"In New York,
Concrete jungle where dreams are made of
There's nothin' you can't do
Now you're in New York
These streets will make you feel brand new
Big lights will inspire you
Let's hear it for New York, New York, New York"
This is on my mind because I'm writing from New York. Well, really from our Airbnb rental in Garfield, New Jersey. Lauren went home this afternoon to pick up the kids from some friends in Baltimore, and I'll present a paper at the national education research conference. We left Baltimore on Friday morning, and saw the Statue of Liberty, Ellis Island, and Ground Zero on Friday. On Saturday we completed an endowment session at the Manhattan Temple, met with a professor that I wanted to network with from UConn, saw Wicked, walked a portion of the High Line, and tried out a few restaurants. Here are some pictures, in sequence:
We didn't stop at the Statue of Liberty because it was mid afternoon by the time we made it from Baltimore to New Jersey, from New Jersey to the train station in Manhattan, and from the train station in Manhattan to the ferries.
Below is part of the NY skyline, as seen from the ferry.
Below is us after Wicked, thoroughly impressed. When we moved to the east coast, we both had some things we wanted to do or see while in the east. It's a short list. I could probably count it on one hand. I think it goes something like: Monticello, Independence Hall/Liberty Bell, Boston, Wicked. Honestly, I had unrealistic expectations for Wicked and I didn't expect it to live up to them. I was told it was just amazing. But I was skeptical because it was hyped so much, and it is a musical, which I don't always love--but I do like some musicals (Fiddler on the roof, for example).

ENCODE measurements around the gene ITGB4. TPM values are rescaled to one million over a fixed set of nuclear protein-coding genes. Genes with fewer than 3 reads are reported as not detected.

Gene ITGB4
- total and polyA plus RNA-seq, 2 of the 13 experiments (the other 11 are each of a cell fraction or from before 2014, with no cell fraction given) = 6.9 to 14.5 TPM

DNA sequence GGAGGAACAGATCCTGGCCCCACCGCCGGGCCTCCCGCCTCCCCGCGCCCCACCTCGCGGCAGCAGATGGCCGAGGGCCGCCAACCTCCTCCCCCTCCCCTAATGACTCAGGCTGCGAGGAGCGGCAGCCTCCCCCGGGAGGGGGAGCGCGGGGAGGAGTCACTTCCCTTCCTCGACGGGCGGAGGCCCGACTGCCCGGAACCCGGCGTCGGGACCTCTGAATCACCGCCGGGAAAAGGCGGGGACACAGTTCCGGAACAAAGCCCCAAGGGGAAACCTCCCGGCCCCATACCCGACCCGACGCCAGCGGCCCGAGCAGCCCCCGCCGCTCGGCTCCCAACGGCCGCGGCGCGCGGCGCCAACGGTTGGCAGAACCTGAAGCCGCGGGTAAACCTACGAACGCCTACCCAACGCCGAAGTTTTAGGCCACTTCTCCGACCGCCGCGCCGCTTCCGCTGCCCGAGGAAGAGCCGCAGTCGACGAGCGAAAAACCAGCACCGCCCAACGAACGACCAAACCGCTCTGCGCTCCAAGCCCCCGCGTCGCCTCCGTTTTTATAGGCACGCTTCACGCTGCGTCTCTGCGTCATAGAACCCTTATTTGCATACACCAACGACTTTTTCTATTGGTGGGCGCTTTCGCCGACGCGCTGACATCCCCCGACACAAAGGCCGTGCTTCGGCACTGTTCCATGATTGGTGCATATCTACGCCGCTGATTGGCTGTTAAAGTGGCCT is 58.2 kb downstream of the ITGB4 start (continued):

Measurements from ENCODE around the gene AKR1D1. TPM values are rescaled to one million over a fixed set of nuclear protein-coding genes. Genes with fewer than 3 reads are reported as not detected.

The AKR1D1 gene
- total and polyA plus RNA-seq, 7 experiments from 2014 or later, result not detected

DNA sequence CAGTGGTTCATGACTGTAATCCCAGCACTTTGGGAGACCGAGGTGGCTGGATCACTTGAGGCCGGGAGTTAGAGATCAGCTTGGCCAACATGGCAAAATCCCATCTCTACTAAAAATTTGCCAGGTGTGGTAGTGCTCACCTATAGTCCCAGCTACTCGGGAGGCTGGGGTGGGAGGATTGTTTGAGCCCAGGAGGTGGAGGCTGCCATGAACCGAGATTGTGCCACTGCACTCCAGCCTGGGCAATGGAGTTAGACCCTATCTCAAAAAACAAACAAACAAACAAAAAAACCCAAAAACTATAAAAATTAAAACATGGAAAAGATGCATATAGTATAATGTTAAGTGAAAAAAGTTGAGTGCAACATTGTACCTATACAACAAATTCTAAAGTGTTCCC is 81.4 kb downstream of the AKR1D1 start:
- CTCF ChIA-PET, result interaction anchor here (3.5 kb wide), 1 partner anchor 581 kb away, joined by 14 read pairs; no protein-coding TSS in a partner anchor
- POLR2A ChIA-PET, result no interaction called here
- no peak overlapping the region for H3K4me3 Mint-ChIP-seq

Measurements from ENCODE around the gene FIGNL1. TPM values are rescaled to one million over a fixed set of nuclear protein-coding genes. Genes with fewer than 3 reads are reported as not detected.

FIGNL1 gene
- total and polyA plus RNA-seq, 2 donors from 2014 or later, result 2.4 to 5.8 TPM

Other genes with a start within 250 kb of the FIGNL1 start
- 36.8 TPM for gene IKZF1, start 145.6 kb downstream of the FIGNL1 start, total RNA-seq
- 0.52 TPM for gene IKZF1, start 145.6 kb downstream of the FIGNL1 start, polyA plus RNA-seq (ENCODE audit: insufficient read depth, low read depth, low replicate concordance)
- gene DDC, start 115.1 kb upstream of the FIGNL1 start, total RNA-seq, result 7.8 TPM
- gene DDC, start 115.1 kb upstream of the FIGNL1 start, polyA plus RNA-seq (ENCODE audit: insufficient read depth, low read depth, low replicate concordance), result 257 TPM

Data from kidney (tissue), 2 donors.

Wicked knocked my socks off.
basketball team?) You'll notice that in one of these pictures, the store resorted to plastic wrap--presumably because they were out of gates.
We stayed in New Jersey and took the trains in every day because the basement we rented in New Jersey was about 1/4th of the price (from $200 to $50/ night) as Manhattan hotels. Of course, navigating an unfamiliar public transportation system didn't come without its hiccups. We had a 3 minute window to catch a transfer train on our way home last night, and got on the wrong train. It set us back an hour.
Lastly, at church today, we visited a nice small ward. I always feel bad when we visit wards because people's faces always fall visibly when we tell them we're visitors and not new move-ins. But I understand, visitors are infinitely less exciting than new additions to the ward. However, on the opposite side, it is not as exciting to say "we're new" as I think it should be. Whenever we tell people we're new move-ins, their faces don't get any brighter. They don't appear crestfallen, it is true, but the conversation ends equally quickly, "Well, welcome."